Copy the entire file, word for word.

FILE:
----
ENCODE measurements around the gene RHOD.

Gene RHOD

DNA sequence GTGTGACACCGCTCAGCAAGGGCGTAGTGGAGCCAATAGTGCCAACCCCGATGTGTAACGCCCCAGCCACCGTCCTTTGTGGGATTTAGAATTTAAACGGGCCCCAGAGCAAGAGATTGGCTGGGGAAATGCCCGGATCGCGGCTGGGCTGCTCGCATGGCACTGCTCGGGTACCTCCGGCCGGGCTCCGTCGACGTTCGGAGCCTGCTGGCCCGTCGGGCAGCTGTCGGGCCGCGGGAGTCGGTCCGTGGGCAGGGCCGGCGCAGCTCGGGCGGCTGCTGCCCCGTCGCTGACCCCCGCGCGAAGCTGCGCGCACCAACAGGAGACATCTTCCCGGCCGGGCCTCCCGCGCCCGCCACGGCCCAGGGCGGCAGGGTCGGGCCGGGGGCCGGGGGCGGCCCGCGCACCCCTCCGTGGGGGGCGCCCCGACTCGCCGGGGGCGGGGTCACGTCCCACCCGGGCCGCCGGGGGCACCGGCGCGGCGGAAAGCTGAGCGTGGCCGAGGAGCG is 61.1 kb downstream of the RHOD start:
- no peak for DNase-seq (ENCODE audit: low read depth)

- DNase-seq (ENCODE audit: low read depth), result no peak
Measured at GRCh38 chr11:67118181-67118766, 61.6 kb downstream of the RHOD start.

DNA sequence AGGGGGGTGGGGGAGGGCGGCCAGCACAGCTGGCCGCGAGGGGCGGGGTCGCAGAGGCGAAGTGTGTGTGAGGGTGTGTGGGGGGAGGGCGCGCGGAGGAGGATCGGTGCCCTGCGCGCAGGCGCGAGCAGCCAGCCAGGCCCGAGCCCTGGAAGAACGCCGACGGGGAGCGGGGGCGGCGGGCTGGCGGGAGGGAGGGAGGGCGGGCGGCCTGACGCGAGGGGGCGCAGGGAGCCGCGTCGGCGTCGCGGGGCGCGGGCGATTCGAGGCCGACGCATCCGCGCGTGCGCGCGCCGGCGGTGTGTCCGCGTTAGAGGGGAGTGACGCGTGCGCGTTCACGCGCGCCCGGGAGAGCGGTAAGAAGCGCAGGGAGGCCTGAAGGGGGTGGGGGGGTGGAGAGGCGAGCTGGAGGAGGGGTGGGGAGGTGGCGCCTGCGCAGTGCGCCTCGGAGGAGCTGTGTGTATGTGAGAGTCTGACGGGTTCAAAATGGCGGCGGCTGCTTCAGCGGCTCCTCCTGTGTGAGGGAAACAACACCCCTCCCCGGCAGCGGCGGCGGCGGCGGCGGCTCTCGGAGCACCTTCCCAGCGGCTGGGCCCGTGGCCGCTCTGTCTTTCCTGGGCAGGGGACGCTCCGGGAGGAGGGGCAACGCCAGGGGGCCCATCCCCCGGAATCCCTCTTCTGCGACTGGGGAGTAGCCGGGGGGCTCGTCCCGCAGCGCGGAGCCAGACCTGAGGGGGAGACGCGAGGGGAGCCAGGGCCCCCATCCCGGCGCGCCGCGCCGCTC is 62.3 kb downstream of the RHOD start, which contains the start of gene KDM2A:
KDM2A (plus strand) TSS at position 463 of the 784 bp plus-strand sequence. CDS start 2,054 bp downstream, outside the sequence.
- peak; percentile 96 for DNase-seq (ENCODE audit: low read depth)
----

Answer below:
ENCODE measurements around the gene RHOD.

Gene RHOD

DNA sequence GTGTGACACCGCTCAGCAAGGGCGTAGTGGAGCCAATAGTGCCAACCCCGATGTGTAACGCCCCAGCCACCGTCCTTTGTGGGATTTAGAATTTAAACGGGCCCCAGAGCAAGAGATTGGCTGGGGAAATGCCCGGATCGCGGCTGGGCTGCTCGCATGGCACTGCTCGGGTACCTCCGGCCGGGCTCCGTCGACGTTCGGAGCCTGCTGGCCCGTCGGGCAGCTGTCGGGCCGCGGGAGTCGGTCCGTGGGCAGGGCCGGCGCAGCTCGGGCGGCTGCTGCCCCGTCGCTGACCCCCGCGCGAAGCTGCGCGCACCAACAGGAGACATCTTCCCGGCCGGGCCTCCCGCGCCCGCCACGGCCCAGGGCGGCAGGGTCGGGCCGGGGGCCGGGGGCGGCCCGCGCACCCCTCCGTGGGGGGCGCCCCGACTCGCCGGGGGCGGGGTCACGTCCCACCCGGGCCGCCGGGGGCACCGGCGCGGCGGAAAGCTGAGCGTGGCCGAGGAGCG is 61.1 kb downstream of the RHOD start:
- no peak for DNase-seq (ENCODE audit: low read depth)

- DNase-seq (ENCODE audit: low read depth), result no peak
Measured at GRCh38 chr11:67118181-67118766, 61.6 kb downstream of the RHOD start.

DNA sequence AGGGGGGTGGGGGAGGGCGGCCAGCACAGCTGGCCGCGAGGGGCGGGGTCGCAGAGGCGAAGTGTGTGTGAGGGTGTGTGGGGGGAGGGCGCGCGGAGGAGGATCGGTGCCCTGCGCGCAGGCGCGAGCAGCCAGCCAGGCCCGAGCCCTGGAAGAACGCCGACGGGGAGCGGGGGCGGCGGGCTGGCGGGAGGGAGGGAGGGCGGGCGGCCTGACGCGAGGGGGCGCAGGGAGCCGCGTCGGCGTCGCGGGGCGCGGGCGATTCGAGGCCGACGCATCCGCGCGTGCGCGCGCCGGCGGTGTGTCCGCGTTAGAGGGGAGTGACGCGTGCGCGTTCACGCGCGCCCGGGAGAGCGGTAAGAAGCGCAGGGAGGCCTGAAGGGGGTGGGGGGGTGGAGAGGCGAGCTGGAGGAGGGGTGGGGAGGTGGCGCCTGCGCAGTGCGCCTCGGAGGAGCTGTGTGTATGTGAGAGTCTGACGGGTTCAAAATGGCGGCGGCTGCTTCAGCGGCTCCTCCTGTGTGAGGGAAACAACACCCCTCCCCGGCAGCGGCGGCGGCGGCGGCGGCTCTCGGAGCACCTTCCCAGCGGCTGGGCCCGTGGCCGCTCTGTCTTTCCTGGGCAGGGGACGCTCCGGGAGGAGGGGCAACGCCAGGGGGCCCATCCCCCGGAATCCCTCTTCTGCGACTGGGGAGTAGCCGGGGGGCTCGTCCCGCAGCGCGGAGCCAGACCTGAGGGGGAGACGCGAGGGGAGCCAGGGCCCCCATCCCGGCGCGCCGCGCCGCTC is 62.3 kb downstream of the RHOD start, which contains the start of gene KDM2A:
KDM2A (plus strand) TSS at position 463 of the 784 bp plus-strand sequence. CDS start 2,054 bp downstream, outside the sequence.
- peak; percentile 96 for DNase-seq (ENCODE audit: low read depth)